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Welcome to the second edition of ‘I Am Rush’ where we celebrate Rush members from across the country for going above and beyond in their chase of becoming the best player they can be. (See volume 1 here.)

In our second installment, we meet Coach Keith “Muck” Johnson, GK Staff Coach, Texas Rush Soccer Club who made everybody very proud when he gained his 100th USA Paralympic National Team Cap in Holland vs. Ukraine, a feat only three other male Goalkeepers have achieved with US Soccer (Tim Howard, Kasey Keller and Tony Meola).

The club had a chance to sit down with Coach Keith in between his coaching duties and asked him a few questions in regards to his career and his connection to Rush Soccer.

Q.  When did you start playing soccer and when did you become part of Texas Rush?

A.  I started playing soccer in the fall of 1985 in a disabled program like TOPS Soccer.  I joined Texas Rush Soccer Club in February of 2006.

 

Q.  When did you start playing for the USA National Team?  What year and how many CAPS do you have?

A. I started on the national team in August of 2003. I have 100 caps.

Q. Explain a little about your career and the levels of soccer you have played?

A. I started playing soccer on a disabled soccer team in 1985 and then moved to play able bodied soccer in 1986.  I played recreational soccer all the way through high school.  My senior year of high school I played on the varsity team.  In 2003 I got called up by Coach Jay Hoffman of the U.S. Soccer education courses.

 

Q.  What’s your current role now with Texas Rush?

A. I am a Goalkeeper Staff Coach and I work with multiple age groups across the club.

 

Q.  Why do they call you MUCK?

A. I originally came from Alaska and we wore boots called ‘mukluks’ during the harsh winters.  One of my former coaching staff (Mike Haas) that I have had over the years gave me the name ‘Muck’.

 

Q.  What countries have you traveled to for your national team duty?

A. The countries I’ve traveled to have been Argentina, Holland, Spain, Brasil, Greece, Ukraine, England, Portugal, Ireland & Canada.

 

Q.  What advice would you give a youth soccer player who’s playing currently?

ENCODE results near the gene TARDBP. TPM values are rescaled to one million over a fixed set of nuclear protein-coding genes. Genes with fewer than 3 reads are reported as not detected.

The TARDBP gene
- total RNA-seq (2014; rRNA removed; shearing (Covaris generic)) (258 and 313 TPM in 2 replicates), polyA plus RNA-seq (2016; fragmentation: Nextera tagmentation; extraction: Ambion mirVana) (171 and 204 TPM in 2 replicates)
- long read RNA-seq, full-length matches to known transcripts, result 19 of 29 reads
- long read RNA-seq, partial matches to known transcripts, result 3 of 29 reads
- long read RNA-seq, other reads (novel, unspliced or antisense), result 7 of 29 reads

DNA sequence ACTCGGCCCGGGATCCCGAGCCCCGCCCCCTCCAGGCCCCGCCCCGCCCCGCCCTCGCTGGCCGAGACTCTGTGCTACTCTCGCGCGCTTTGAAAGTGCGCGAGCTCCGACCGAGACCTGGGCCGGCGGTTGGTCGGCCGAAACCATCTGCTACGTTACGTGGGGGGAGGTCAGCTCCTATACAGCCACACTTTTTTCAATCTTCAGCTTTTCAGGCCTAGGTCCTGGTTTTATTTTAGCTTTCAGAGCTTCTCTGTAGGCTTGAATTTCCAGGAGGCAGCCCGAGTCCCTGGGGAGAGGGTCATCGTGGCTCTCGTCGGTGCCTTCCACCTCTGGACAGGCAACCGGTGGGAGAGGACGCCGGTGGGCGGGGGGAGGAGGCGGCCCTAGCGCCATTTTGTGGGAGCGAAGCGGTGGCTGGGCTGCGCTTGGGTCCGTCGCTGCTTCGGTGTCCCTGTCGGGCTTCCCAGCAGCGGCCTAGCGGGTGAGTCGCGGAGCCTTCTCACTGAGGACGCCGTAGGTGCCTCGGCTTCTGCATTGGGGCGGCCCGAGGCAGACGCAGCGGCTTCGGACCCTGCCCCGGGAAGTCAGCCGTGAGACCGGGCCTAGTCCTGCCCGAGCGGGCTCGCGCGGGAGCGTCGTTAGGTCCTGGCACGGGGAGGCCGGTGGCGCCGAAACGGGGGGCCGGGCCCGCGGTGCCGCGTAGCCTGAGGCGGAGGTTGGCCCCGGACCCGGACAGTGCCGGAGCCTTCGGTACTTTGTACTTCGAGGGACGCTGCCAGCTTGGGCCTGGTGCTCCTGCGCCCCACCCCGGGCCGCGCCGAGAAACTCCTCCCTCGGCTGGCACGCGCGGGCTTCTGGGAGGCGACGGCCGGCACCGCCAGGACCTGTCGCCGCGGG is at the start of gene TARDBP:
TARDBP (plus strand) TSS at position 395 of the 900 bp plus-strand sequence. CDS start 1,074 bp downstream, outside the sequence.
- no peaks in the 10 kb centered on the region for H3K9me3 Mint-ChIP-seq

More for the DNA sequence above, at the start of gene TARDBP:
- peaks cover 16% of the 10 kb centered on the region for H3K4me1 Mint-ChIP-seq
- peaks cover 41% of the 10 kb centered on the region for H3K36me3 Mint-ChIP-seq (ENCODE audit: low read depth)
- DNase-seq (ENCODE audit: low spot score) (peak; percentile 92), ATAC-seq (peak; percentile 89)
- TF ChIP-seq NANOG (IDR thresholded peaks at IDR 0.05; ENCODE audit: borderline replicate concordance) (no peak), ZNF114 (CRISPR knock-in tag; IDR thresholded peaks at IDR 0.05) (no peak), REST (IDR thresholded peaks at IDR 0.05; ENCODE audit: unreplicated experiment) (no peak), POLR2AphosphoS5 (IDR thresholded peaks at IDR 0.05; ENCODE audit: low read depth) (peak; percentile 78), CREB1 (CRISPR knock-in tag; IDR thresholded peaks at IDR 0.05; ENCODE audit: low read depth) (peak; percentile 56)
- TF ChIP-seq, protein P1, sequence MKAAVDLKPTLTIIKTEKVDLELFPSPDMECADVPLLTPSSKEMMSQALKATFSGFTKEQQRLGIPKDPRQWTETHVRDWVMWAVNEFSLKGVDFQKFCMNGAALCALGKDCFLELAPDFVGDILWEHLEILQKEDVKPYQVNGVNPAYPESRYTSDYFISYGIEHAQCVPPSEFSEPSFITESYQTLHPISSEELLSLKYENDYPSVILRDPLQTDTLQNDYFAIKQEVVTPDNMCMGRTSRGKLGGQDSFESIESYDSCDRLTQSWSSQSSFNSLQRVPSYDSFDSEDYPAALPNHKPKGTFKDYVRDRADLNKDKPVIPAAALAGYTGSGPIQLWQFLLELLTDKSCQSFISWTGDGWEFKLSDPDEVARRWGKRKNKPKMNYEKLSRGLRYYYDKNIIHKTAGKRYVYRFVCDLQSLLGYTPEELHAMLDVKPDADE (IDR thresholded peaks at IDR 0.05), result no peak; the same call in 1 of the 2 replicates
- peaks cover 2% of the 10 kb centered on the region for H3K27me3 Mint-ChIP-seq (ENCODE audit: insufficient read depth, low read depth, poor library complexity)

A. My advice would be to work hard and listen to your coaches and keep your focus and passion for the game at a high level.  Fight for every ball and always give your best out on the field.

 

Q.  What negatives have you faced and how did you overcome them?

 A. Growing up with a disability out on the soccer field wasn’t an easy thing to deal with at times.  However, I learned to adapt in what I could do on the field and do my best by using the strengths I had.  One thing that has always helped me to thrive and adapt on the field was always striving to be the best.

 

Q.  What’s the biggest highlight of your soccer playing career?

A. My biggest highlight of my career was when I reached 100 national team caps. That moment was so wonderful but at the same time I felt like there was a lot of people missing that day who had put a lot of their time and support in helping me reach that milestone.

 

Q.  What does Rush Soccer mean to you?

A. Rush soccer means FAMILY.  I feel like the Rush organization is a group of people working for one common goal which is to educate kids to be a great team player on and off the field. While I’ve been with Texas Rush I love how the staff work together and how they support each other.  They always treat each other like family.

 

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New York, New York 10016

Phone: 303-986-5200
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